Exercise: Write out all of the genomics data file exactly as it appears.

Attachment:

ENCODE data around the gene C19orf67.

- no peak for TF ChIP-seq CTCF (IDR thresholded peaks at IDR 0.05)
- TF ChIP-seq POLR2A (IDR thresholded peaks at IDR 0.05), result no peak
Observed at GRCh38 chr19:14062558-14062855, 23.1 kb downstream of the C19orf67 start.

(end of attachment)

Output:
ENCODE data around the gene C19orf67.

- no peak for TF ChIP-seq CTCF (IDR thresholded peaks at IDR 0.05)
- TF ChIP-seq POLR2A (IDR thresholded peaks at IDR 0.05), result no peak
Observed at GRCh38 chr19:14062558-14062855, 23.1 kb downstream of the C19orf67 start.